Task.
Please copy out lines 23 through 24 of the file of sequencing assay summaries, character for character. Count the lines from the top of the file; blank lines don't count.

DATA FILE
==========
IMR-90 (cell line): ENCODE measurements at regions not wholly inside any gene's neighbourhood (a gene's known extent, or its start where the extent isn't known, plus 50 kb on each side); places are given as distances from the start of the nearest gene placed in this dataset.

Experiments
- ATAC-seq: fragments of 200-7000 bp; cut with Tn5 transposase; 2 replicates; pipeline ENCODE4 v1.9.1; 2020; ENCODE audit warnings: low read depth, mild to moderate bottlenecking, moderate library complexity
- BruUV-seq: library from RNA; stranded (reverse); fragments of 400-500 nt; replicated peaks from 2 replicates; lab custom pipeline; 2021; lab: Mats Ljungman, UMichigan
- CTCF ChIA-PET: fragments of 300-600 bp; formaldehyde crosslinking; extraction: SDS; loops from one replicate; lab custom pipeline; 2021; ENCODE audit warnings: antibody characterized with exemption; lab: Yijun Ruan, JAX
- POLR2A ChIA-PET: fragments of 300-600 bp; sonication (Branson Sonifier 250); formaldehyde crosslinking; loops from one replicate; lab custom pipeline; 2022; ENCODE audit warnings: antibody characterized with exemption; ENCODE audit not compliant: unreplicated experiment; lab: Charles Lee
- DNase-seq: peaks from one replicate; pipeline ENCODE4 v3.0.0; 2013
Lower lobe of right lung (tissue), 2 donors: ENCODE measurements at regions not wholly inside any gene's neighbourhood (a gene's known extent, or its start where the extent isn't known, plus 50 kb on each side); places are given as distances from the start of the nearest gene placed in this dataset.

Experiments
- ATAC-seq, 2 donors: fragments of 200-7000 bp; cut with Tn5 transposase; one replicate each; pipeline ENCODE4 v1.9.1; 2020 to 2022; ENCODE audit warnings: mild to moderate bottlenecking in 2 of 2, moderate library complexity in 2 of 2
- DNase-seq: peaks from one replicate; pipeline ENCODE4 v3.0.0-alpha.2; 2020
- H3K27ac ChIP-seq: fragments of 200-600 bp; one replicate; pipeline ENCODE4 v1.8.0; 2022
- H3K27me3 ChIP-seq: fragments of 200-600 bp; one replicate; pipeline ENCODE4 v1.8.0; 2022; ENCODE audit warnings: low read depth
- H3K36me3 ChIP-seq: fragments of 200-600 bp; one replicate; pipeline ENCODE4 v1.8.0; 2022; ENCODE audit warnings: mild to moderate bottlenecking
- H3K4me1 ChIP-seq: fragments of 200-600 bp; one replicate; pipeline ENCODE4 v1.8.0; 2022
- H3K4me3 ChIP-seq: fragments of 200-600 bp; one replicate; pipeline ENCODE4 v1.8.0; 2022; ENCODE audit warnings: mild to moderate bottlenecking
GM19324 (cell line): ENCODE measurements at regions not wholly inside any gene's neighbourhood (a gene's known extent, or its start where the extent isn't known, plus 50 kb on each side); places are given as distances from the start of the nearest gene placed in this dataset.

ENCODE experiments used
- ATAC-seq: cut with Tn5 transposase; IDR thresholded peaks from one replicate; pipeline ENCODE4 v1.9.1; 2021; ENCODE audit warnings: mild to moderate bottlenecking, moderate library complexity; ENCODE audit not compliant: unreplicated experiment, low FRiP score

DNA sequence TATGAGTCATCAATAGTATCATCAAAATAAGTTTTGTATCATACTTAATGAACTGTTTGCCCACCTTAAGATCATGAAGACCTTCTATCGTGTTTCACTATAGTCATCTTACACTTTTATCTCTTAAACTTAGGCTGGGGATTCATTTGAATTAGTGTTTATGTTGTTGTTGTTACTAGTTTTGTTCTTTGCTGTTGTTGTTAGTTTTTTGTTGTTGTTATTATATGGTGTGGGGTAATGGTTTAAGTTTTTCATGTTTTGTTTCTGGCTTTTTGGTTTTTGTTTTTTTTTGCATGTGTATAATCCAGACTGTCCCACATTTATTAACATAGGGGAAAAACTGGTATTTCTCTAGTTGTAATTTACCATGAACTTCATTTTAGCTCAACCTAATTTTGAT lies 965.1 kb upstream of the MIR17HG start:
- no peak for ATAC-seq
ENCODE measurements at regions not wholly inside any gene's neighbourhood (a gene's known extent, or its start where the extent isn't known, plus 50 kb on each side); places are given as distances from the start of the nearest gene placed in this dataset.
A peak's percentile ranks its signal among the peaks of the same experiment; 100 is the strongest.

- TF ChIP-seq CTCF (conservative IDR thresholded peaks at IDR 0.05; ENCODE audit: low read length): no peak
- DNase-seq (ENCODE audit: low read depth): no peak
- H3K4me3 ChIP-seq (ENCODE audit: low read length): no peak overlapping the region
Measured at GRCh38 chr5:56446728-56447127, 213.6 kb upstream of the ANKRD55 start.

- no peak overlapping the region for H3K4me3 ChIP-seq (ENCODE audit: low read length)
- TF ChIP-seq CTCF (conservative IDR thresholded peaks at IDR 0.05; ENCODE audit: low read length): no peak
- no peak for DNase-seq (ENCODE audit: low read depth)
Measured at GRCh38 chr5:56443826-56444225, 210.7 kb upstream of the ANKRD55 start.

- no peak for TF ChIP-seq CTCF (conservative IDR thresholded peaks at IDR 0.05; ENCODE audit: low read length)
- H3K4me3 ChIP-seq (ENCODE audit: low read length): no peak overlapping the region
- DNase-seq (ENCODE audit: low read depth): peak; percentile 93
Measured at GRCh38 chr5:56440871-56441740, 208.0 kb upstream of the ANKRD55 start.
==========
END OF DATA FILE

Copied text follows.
A peak's percentile ranks its signal among the peaks of the same experiment; 100 is the strongest.

- TF ChIP-seq CTCF (conservative IDR thresholded peaks at IDR 0.05; ENCODE audit: low read length): no peak